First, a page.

by dr. jaya on 21st Feb 2013
  • I append below Sri Aurobindo's excellent description of the concept of Moksha.

    Essays Divine and Human

    Writings from Manuscripts. 1910 – 1950


    The pessimists have made moksha synonymous with annihilation or dissolution, but its true meaning is freedom. He who is free from bondage, is free, is mukta. But the last bondage is the passion for liberation itself which must be renounced before the soul can be perfectly free, and the last knowledge is the realisation that there is none bound, none desirous of freedom, but the soul is for ever and perfectly free, that bondage is an illusion and the liberation from bondage is an illusion. Not only are we bound but in play, the mimic knots are of such a nature that we ourselves can at our pleasure undo them.

    Nevertheless the bonds are many and intricate. The most difficult of all their knots is egoism, the delusion that we have an individual existence sufficient in itself, separate from the universal and only being, ekamevadwitiyam, who is one not only beyond Time, Space and Causality. Not only are we all Brahman in our nature and being, waves of one sea, but we are each of us Brahman in His entirety, for that which differentiates and limits us, nama and rupa, exists1 only in play and for the sake of the world-drama.

    Whence then comes this delusion of egoism, if there is no separate existence and only Brahman is? We answer that there is separate existence but only in manifestation not in reality. It is as if one actor could play different parts not in succession but at one and the same moment; each part is He Himself, one and indivisible, but each part is different from the other. Brahman extends Himself in Time, Space and Causality which do not condition Him but exist in Him and can at any time be changed or abolished, and in Time, Space and Causality He attaches Himself to many namarupas which are merely existences in His universal being. They2 are real in manifestation, unreal outside manifestation.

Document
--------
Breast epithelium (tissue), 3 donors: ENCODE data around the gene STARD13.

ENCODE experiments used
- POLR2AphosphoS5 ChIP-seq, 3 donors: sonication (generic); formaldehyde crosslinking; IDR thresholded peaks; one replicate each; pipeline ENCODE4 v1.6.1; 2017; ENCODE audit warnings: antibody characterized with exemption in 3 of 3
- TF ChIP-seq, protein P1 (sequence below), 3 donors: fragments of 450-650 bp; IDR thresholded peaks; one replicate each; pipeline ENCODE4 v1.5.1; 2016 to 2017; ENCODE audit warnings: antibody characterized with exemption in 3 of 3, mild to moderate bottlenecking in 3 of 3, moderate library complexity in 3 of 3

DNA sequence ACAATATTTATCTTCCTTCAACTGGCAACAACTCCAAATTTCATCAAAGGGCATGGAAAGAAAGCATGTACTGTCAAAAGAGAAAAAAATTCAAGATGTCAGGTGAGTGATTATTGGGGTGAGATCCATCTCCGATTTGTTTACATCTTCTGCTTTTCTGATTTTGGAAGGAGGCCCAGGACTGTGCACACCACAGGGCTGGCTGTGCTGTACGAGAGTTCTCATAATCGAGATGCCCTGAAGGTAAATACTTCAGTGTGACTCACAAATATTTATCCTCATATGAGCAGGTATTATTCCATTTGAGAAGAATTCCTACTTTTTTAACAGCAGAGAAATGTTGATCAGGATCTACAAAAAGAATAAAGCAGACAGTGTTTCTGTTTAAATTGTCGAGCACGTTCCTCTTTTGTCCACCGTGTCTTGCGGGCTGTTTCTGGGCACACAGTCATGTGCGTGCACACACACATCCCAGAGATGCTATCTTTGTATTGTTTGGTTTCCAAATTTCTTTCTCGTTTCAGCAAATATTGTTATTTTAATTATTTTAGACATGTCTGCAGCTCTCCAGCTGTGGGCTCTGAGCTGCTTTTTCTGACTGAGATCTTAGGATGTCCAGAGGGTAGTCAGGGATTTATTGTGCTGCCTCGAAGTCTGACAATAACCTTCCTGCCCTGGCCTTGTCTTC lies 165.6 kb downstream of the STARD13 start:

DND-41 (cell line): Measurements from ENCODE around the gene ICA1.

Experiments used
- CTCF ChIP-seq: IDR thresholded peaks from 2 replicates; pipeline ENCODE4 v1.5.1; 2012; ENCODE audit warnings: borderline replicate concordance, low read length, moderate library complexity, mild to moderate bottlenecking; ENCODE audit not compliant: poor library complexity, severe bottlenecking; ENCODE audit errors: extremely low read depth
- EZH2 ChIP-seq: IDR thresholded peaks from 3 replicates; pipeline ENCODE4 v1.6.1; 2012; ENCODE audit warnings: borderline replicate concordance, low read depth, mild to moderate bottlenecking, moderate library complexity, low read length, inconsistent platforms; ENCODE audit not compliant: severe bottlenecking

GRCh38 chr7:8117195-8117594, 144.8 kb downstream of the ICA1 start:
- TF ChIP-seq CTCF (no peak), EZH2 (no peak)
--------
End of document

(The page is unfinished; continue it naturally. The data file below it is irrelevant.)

Circa 1911
    by Madan L. Goel on 21st Feb 2013
  • Sorry, but you are trying to pass for true vedic knowledge an illogical and incomplete presentation of the term moksha, bewildering the reader with some inconsistent references. You have to differentiate and only so doing the argumentation could be precise and complete. It is true that there are different path and different philosophy. Bhaktivinodha Thakura explains in his Tattva-viveka, that those differences are due to different levels of spiritual discretion and emancipation. Different levels of understanding means different darshana, or different types of interpretation of the vedic literature. Sruti are the seed of this enormous tree, smriti expand it but nyaya, logic, is necessary to make a real analysis. It is not a meter of speculation. Just speculation, neti neti, can bring us to Brahman, or impersonal liberation that you present as the ultimate voice in the field of God realization. Jnana yoga brings to that conclusion. So I would to demostrate that this kind of moksha is not at all the ultimate level of consciousness. I will use mainly Bhagavad-gita and Srimad Bhagavatam because you cited them, so I consider you refer them as authoritative.

    In Bhagavad gita we find (Bg 4.9)

    janma karma ca me divyam
    evam yo vetti tattvatah
    tvaktva deham punar janma
    naiti mam eti so'rjuna

    “One who knows the transcendental nature of My appearance and activities does not, upon leaving
    the body, take his birth again in this material world, but attains My eternal abode, O Arjuna.”

    First there is a differentiation between the Lord and the jivatma (individual soul) no way of identity. Sri Caitanya Mahaprabhu teaches us that we are part and parcel of the Supreme Being so there is equality in quality (we are divine in that sense, aham brahmasmi) but different in quantity. He is infinite we are infinitesimal. Aham bija-pradah pita, Krsna says in Gita that He is the seed-giving father (BG 14.4). We find in Bhagavad gita chapter 15 verse 7: mamaivamsho jiva-loke jiva-bhutah sanatanah: The living entities in this conditioned world are My eternal fragmental parts.